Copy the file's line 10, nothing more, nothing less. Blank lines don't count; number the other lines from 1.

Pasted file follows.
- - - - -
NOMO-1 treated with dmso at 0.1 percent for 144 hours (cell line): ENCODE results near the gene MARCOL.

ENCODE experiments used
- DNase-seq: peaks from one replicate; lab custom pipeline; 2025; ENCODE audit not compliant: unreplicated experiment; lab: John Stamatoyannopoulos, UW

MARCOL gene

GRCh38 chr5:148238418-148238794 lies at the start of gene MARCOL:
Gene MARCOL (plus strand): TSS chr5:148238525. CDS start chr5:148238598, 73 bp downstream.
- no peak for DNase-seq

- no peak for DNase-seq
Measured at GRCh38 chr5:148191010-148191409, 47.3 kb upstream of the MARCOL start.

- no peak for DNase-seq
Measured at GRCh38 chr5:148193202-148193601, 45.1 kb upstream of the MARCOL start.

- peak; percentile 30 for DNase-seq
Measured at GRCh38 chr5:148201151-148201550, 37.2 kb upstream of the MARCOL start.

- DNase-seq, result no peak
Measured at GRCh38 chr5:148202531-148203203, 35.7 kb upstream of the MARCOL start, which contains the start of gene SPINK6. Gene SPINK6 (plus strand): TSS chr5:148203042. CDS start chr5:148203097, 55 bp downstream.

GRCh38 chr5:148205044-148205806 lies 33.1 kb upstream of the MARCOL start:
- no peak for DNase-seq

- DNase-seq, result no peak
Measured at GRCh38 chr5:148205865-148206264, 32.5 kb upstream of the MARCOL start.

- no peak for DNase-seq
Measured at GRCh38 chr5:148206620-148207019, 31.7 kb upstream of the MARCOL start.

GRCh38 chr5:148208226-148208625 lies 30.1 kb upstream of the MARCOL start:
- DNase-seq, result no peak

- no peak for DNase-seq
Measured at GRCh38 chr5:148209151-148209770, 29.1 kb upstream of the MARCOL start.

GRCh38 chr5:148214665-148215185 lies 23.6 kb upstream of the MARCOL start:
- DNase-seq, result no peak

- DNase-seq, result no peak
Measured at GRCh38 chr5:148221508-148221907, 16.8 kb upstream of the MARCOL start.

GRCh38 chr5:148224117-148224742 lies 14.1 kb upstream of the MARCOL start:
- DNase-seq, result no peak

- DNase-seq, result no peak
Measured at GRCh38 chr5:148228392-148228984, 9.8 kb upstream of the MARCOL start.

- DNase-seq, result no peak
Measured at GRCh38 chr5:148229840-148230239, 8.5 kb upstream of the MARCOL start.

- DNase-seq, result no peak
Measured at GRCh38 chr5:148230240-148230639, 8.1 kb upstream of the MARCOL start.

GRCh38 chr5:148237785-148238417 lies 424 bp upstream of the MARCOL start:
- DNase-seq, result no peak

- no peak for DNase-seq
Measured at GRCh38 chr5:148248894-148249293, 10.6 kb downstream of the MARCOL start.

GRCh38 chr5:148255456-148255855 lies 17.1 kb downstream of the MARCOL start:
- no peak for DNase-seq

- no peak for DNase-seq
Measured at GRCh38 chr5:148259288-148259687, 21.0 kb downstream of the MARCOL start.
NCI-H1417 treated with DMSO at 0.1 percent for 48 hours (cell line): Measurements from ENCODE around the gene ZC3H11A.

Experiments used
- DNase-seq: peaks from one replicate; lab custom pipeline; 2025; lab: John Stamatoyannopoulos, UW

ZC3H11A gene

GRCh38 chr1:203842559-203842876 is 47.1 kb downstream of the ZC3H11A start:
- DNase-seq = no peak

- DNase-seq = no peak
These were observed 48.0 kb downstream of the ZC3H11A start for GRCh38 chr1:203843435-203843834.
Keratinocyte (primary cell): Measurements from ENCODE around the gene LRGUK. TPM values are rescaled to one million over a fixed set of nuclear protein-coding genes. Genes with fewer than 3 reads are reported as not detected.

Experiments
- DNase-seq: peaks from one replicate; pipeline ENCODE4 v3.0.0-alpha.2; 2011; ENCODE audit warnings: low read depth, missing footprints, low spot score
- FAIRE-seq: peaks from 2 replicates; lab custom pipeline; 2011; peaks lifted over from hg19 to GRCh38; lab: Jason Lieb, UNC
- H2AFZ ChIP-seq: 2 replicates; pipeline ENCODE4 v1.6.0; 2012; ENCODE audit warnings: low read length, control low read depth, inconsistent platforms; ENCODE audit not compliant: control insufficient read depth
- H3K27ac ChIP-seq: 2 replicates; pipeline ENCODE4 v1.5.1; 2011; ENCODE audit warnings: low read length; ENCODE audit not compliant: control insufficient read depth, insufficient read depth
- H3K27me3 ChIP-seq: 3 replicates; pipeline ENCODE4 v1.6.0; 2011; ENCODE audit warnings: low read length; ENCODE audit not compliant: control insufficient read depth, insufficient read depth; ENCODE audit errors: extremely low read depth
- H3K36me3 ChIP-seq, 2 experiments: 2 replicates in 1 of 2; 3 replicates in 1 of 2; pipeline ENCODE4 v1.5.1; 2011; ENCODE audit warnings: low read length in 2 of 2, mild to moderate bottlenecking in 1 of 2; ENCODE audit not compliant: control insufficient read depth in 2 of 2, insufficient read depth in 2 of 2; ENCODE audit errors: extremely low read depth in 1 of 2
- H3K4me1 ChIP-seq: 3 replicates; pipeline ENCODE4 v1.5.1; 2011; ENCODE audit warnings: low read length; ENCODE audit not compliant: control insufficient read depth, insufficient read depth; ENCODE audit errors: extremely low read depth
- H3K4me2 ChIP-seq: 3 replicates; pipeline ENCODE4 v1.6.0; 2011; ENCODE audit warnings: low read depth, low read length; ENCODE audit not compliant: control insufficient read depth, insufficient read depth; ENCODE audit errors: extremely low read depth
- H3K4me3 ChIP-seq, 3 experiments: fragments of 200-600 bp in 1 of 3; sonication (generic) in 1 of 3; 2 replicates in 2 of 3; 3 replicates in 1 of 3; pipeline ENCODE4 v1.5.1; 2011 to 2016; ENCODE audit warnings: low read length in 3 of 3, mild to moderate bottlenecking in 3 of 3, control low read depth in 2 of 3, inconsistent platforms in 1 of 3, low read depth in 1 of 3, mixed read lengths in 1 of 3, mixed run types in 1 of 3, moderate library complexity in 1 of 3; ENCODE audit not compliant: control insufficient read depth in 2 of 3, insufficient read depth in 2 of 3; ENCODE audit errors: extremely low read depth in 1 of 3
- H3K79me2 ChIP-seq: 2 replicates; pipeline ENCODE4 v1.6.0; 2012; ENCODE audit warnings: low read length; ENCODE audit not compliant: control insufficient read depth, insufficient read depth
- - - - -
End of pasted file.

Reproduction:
- no peak for DNase-seq